SW Legal studies in Business

Parental Approval of Liability Waiver for Child Held Unenforceable

Florida high court held that a liability waiver signed by a parent so his child could ride an ATV in an ATV park was unenforceable. Since the child was killed when riding the ATV, and the liability release was ineffective, suit by the child’s estate may proceed against the park operator.

Topic Torts
Key Words

Wrongful Death; Liability Waiver; Child

C A S E   S U M M A R Y

Bobby Jones took his 14-year-old son, Christopher, to Thunder Cross Motor Sports Park to ride his ATV. To gain entry to the facility, Bobby, as parent, signed a release and liability of waiver for Christopher, who was killed when attempting a jump with his ATV. Christopher’s estate then sued Thunder Cross for wrongful death. The district court dismissed the suit because the liability waiver was properly executed on Christopher’s behalf. The appellate court reversed and certified a question to the Florida high court about the rule of law in such matters.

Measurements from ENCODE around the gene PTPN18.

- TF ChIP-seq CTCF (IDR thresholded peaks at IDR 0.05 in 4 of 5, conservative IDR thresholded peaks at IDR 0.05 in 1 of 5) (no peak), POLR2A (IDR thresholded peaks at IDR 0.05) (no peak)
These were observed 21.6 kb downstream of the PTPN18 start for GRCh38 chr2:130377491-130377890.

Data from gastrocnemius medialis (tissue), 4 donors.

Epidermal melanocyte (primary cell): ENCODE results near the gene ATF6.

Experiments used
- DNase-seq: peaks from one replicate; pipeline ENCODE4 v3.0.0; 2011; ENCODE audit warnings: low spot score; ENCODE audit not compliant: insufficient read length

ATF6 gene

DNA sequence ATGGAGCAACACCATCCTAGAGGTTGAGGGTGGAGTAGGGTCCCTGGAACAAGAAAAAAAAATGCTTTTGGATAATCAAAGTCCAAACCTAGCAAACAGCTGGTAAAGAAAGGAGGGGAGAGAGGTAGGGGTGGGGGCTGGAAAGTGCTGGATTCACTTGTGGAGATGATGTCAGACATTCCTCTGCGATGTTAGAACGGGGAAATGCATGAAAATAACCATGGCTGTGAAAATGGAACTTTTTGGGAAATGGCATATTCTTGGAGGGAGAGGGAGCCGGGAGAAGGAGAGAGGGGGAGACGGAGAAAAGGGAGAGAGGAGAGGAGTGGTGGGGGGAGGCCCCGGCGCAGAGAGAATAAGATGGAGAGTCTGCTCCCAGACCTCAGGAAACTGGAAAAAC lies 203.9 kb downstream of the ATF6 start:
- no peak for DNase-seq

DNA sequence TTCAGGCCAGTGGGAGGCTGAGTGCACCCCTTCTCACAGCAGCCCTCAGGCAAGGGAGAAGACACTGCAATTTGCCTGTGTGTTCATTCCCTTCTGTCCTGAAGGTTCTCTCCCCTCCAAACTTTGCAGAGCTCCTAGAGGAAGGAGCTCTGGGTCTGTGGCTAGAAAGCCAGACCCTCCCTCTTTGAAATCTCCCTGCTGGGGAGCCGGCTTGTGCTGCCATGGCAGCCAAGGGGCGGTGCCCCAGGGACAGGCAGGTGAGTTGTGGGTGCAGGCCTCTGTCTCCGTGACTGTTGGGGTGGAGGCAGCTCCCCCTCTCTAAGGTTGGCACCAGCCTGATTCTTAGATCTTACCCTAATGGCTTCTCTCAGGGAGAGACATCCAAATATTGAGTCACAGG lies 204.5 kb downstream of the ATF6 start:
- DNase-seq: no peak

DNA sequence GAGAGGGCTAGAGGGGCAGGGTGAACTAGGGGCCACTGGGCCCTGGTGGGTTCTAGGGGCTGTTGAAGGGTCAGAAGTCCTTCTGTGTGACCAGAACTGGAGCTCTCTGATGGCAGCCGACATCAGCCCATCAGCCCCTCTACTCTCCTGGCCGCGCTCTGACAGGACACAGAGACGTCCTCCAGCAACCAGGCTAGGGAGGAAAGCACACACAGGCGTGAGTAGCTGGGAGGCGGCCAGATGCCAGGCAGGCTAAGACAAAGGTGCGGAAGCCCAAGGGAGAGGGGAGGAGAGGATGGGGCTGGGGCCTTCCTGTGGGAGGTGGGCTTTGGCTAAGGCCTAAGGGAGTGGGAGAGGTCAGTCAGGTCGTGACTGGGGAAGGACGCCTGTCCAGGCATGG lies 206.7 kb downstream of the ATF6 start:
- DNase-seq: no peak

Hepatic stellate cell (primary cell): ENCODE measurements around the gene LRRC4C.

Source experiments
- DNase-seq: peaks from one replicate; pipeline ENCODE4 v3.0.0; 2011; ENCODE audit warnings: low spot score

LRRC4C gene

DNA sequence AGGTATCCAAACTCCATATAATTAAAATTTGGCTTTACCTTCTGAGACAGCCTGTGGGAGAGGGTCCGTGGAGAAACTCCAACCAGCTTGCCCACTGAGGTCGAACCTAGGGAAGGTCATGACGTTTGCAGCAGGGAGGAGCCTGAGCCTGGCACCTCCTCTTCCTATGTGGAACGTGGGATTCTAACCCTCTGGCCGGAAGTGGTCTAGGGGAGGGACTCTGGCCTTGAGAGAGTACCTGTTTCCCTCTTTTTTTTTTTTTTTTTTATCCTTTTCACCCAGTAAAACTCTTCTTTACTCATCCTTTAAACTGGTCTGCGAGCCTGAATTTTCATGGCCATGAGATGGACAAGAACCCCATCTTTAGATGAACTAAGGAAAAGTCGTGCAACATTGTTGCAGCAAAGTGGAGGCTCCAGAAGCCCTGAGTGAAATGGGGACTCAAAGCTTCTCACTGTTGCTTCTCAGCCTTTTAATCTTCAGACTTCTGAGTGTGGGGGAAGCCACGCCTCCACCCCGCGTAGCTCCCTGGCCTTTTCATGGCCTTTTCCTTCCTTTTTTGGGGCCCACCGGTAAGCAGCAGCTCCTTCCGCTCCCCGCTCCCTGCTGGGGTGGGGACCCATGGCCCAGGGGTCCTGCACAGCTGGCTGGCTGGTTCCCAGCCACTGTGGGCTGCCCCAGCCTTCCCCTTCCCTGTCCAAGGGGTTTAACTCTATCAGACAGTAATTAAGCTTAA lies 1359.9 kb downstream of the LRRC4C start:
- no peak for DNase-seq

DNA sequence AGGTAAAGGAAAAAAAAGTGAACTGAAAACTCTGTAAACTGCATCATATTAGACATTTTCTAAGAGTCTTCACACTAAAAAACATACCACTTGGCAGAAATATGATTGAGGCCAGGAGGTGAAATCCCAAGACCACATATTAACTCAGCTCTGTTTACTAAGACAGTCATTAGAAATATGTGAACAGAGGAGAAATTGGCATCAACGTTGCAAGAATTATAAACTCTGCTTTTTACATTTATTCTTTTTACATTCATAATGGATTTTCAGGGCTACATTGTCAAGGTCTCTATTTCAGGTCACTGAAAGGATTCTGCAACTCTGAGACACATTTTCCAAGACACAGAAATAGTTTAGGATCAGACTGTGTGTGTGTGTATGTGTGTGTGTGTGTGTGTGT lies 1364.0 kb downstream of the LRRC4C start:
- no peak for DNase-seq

Question answered. Parental authority over decisions involving their minor children derives from the liberty interest contained in the Fourteenth Amendment. Parental rights are not absolute and the state, as parens patriae, may, in certain situations, usurp parental control. A pre-injury release executed by a parent on behalf of a minor child is unenforceable against the minor or the minor’s estate in a tort action arising from injuries resulting from participation in commercial activity.


Kirton v. Fields, ---So.2d--- (2008 WL 5170603, Sup. Ct., Fla., 2008)

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